Cop Who Shot VonDerrit Myers Jr. in Shaw Last Fall Won't Face Charges


  • VonDeritt Myers Jr. was shot by an officer in Shaw in October 2014. One month later, when prosecutors declined to charge the officer who shot Michael Brown in Ferguson, protests erupted near the scene of Myers' shooting, as well as in Ferguson.
  • Photo by Theo Welling

The St. Louis Metropolitan Police officer who shot VonDerrit Myers Jr. last October while working a private security job in the Shaw neighborhood will not face criminal charges, St. Louis Circuit Attorney Jennifer Joyce announced this afternoon.

In a 51-page report, Joyce closed out her office's "independent and thorough review" of the October 8 shooting, which led to angry protests and calls of a cover-up just two months after Michael Brown was shot by an officer in suburban Ferguson.

The officer has said that Myers shot first -- and while no eyewitnesses to the entire incident could be found, the Circuit Attorney's investigators found numerous people in the Shaw neighborhood that evening who distinctly recalled hearing fire from two guns. Ballistics reports also concluded that a Smith and Wesson found near Myers' body matched three bullets and four cartridge casings on the scene, while a witness identified Myers -- a.k.a. "Droop" -- as the man who'd stolen the Smith and Wesson from him in the previous month.

A number of witnesses who might have provided a different story refused to cooperate with the investigation, the report notes.

VonDerrit Myers Jr. Police have pointed to this photo, garnered from social media, to say the gun on the left is the same Smith and Wesson recovered at the scene. But the Circuit Attorney's report could not confirm that detail.
  • VonDerrit Myers Jr. Police have pointed to this photo, garnered from social media, to say the gun on the left is the same Smith and Wesson recovered at the scene. But the Circuit Attorney's report could not confirm that detail.

Three men who were with Myers on the day of the incident initially agreed to be interviewed with their attorneys present. They later sent word through those lawyers that they would not speak after all. After being subpoenaed, two asserted their Fifth Amendment right not to testify. The third man could not be located, the report says, despite multiple attempts on the part of prosecutors.

Meanwhile, the private pathologist hired by Myers family, Dr. Cyril Wecht, was also served with a subpoena, the report says, but "did not appear, nor did he provide any documentation of the autopsy, as required by the subpoena."

The report continues: "To date, Dr. Wecht has not produced a report or documentation related to his findings." (Wecht did not immediately return our call seeking comment.)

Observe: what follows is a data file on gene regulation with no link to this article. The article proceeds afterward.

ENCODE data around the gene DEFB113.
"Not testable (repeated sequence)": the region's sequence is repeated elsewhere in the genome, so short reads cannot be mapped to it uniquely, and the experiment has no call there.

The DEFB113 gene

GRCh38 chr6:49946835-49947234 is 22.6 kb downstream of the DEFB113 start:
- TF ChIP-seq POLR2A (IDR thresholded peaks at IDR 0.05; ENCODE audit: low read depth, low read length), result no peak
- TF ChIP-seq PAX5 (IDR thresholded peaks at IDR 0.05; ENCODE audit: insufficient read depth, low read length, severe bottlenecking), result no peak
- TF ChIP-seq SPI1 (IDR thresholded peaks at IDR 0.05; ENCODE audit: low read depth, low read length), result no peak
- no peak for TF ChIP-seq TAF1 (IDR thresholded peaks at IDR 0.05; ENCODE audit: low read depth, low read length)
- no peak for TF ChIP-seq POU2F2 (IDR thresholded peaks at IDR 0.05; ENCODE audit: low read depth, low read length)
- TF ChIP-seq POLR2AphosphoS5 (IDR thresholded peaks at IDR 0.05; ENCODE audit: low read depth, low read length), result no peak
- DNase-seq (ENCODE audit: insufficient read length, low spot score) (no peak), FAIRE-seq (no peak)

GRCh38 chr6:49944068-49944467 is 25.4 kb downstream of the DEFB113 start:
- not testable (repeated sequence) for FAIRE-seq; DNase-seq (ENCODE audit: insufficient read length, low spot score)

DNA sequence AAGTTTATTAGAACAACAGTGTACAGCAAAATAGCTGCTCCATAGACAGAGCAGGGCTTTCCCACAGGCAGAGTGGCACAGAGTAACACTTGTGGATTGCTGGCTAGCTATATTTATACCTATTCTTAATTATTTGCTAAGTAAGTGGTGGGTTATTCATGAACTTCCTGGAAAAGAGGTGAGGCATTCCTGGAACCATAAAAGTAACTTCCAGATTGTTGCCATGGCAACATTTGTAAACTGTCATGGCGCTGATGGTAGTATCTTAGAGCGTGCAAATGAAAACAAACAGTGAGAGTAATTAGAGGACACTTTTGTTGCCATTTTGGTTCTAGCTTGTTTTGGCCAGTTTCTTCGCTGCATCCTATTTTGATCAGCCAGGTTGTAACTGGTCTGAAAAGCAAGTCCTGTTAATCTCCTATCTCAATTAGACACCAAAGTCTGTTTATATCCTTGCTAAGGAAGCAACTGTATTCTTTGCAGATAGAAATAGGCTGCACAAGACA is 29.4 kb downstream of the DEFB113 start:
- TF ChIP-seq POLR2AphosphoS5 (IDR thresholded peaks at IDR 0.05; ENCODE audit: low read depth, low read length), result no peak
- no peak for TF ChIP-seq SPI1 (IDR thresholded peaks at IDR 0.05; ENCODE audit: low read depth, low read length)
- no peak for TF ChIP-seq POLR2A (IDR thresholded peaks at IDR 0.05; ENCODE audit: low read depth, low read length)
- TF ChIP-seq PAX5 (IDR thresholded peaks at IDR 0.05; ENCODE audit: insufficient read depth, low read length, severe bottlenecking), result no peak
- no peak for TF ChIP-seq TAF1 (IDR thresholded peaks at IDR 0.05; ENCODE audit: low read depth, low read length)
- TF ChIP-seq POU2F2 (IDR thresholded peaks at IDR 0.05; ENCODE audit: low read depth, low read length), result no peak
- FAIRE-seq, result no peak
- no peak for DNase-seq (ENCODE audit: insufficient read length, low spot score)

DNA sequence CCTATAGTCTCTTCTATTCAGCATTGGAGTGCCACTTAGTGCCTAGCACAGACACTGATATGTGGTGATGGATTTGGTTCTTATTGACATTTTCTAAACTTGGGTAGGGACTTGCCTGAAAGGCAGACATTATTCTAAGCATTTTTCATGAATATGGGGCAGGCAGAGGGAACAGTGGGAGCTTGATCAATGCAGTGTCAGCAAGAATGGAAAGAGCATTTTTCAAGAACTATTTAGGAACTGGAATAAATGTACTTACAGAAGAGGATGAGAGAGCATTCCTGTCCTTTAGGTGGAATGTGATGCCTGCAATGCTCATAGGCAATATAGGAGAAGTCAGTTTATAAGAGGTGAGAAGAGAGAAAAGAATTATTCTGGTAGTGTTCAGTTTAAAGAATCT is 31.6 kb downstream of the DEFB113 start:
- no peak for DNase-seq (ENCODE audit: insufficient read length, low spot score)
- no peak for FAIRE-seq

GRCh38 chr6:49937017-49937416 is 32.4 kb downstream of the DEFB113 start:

Interestingly, the report seems to disprove a key part of the officer's narrative. (He, too, declined to be interviewed by the prosecutors, so they relied on his interview with SLMPD investigators.) The officer was certain that Myers was the same young black man he'd seen a few moments earlier, dribbling a basketball and holding his waistband as if he had a gun.

But Myers was wearing a GPS tracking device that night, thanks to a previous arrest for unlawful use of a weapon and resisting arrest. "Based on this GPS information, it appears Myers was not the person [the unnamed officer] was chasing on Castleman Ave., east of Klemm St.," the report concludes.

Instead, the GPS shows that Myers was at Shaw Market, where he purchased a sandwich at 7:13 p.m., then walked to a home on Castleman. At 7:21 p.m., he left that home. Three minutes later, he was confronted by the officer; one minute after that, he was dead.

And while police have claimed that gunshot residue on Myers' body proves that he shot at the officer, Joyce's report rejects that conclusion. "Gunshot residue analysts cannot definitively determine where the gunshot residue came from and how it got on Myers' body," the report says. "Prosecutors conclude the gunshot residue analysis neither confirms nor denies any person's account of the incident."

One witness in the Shaw neighborhood provided a rebuttal to TV news coverage in which witnesses claimed Myers had been screaming for the officer to stop shooting. The witness, who lives nearby, said he/she heard three shots from one gun, followed by 17 from another, and curled up on the couch and started screaming "Stop!"

"This witness claims to have called the TV station, wanting to correct the story [about Myers' screaming]," the report notes. "The witness told [the Circuit Attorney's staff] that Myers never screamed at all; that, in fact, the witness was the one screaming for the shooting to stop."

The same witness also provided a harrowing detail from just after the shooting. When the shooting subsided initially, this person reported crawling out to a balcony. There, the witness saw the officer "standing with his gun pointed toward the gangway. ... [T]he officer appeared frozen. ... This witness retrieved a flashlight and shone it on the body in the gangway. The witness saw a young African-American male lying on his side."

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